It would be both foolish and wrong to deny the intimate relationship between, on the one hand, communism as the ruling power in society and, on the other hand, coercion, censorship and the Party's attempted control of every aspect of life. As Stuart Macintyre has observed in his book, The Reds: The Communist Party of Australia from Origins to Illegality, however much we attempt to empathise with the motives of those many admirable and selfless men and women who devoted their lives to the communist cause, there is absolutely no doubt that 'the communist project itself was deeply fl awed, that it nurtured tyranny within its emancipatory scheme' (p. 413). I would also agree with Service that many communists or 'fellow-travellers', especially 'enlightened' intellectuals, were insufficiently alive to and critical of the horrors of Stalinism and Maoism. After all, these horrors and other examples of communist tyranny were widely reported in the mainstream labour movement press of the day, including Australia and Britain, and by intellectuals such as Orwell.
Yet in repeatedly drawing our attention to the evils of communist coercion and rule by terror, he largely fails to answer many other discrete but equally important and related questions. These include the following. From a Gramscian perspective, how did the relationship between 'communist coercion' and 'popular consent' work itself out in a variety of national and sub-national contexts over time? Why did millions of people voluntarily rally behind the communist cause? What do the case studies of, for example, the slavishly Stalinist CPA and the more independent and 'indigenously radical' Communist Party of Great Britain tell us about patterns and varieties of communism within the liberal-democratic 'western' world? How did these parties relate to 'national' traditions, including traditions of dissent and radicalism, and to other left and more mainstream parties? Did the emergence and development of communism benefit or harm the appeal of radical and social-democratic alternatives? To what extent were all-consuming concerns with Fascism and the threat of another world war the reasons why many communists failed to believe the atrocities of Stalinist Russia in the 1930s and continued to hold the torch for the movement? To what extent did the communists' search for the 'absolute truth', for the 'key to history', impair their judgement and understanding of human frailty, imperfection and of the powers of historical complexity and contingency? With the easing of the Cold War and their adoption of peaceful and democratic 'Roads to Socialism', did western communist parties appear as logical radical alternatives to the bland and conservative 'labourism' on offer? Lastly, how do we move beyond Service's predominantly 'top-down' approach to the history of communism? Is it possible to adopt an approach which more comprehensively and rigorously investigates the connections, the interplay, between communism 'from above' and communism 'from below', between controlling communism 'from above' and popular experiences, initiatives and responses 'from below'?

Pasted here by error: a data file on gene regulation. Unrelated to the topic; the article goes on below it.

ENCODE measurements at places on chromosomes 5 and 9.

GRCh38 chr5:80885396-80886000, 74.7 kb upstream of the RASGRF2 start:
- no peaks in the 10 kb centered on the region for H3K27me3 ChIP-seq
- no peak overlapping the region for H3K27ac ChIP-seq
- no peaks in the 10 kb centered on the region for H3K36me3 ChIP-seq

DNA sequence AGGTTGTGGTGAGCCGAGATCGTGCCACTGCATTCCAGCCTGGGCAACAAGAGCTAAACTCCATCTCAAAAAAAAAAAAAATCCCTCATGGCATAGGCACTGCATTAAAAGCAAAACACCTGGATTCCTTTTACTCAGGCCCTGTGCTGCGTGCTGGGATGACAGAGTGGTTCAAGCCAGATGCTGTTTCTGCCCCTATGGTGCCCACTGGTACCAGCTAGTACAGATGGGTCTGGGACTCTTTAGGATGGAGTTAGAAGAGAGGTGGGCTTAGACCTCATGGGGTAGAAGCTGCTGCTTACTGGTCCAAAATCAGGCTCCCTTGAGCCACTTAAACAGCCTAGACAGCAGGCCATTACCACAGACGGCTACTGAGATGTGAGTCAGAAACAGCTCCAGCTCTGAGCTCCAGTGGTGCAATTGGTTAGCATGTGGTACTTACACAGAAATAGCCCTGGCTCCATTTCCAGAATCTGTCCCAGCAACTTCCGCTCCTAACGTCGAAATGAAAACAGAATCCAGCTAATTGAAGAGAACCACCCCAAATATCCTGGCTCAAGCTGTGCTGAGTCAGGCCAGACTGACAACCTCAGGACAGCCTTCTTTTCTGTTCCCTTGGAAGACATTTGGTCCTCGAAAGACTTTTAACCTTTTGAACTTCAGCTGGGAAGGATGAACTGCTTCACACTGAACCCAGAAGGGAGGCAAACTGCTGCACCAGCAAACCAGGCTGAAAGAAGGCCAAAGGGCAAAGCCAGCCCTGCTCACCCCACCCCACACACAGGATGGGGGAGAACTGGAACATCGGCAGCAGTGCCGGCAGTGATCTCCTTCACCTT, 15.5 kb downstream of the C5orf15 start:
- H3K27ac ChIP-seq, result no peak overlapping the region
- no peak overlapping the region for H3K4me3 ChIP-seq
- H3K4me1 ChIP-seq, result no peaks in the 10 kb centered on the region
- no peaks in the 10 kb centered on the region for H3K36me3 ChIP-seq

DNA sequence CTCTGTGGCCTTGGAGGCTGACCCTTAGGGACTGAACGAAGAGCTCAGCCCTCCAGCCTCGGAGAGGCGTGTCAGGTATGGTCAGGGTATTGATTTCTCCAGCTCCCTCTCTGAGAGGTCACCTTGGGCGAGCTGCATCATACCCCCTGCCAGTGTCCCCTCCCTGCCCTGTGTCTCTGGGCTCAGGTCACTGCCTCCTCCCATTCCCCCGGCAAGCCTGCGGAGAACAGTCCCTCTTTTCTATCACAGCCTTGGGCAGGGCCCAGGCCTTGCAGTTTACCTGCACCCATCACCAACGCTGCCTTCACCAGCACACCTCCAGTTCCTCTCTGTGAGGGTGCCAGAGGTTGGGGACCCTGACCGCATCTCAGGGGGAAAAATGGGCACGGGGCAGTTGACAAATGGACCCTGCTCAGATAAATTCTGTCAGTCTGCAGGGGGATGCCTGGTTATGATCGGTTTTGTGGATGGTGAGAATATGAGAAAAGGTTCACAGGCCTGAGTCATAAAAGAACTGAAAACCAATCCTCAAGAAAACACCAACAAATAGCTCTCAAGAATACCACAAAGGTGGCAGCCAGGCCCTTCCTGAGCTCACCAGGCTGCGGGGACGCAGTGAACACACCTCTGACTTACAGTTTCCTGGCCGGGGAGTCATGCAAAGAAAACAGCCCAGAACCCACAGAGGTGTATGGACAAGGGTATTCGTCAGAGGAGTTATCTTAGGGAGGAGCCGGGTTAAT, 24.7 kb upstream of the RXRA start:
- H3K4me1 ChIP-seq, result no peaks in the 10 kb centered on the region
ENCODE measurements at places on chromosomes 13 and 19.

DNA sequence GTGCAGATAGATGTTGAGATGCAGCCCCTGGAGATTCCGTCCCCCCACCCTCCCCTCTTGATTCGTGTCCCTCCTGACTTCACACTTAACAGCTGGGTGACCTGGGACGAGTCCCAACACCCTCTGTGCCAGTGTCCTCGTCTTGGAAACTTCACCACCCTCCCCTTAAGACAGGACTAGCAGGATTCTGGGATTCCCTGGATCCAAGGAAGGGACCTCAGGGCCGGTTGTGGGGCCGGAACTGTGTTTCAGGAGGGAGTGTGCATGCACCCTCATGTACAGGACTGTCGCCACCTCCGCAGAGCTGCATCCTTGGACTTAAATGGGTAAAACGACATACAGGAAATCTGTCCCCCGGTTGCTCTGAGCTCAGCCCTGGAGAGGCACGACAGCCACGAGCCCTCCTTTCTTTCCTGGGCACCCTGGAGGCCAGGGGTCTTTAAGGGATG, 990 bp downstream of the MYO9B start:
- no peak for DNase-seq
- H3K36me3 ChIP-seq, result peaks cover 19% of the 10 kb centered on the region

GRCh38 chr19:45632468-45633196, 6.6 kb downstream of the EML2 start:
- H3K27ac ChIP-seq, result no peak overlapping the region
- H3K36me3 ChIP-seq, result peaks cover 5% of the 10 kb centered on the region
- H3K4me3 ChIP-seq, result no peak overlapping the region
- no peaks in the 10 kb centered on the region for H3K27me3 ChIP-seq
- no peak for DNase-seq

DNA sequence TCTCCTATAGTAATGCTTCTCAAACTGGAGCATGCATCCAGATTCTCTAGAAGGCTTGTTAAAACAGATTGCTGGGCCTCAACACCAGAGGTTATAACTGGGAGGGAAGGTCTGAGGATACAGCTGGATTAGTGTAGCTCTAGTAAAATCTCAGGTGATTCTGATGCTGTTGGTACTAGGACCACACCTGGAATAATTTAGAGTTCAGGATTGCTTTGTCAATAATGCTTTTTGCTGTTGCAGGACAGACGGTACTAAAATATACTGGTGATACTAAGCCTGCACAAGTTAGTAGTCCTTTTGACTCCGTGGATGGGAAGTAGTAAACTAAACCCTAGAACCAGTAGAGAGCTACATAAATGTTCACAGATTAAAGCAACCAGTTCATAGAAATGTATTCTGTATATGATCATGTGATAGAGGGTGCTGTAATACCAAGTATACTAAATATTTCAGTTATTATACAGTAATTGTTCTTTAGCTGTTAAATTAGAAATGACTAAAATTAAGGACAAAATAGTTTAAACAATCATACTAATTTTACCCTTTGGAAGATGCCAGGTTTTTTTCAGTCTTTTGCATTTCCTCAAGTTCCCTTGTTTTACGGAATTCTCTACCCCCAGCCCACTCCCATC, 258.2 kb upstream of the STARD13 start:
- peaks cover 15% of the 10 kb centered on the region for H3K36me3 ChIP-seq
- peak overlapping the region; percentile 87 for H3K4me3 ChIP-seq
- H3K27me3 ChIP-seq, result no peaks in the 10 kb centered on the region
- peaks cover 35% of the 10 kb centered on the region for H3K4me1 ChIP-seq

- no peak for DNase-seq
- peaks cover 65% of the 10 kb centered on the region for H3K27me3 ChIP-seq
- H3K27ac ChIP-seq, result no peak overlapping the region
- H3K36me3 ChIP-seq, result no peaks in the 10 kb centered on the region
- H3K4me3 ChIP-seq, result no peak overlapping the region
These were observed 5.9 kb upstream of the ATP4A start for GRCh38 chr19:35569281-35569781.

The author might respond that in setting these 'other' questions I am unfairly asking him to write a different book to the one under review. While I think that he might have a partial case, I don't think that it would be wholly convincing. The essence of my criticism is that while Service has provided us with an impressive critical synthesis, it lacks something in terms of complexity, nuance and the range and type of questions posed. It is ultimately rooted in the eternal, uniform dualism of communist despotism and uniformity versus liberal democracy, diversity and toleration. A comprehensive international and comparative study of the extremely complex relationship between 'communism as liberation' and 'communism as tyranny', remains to be written.
Manchester Metropolitan University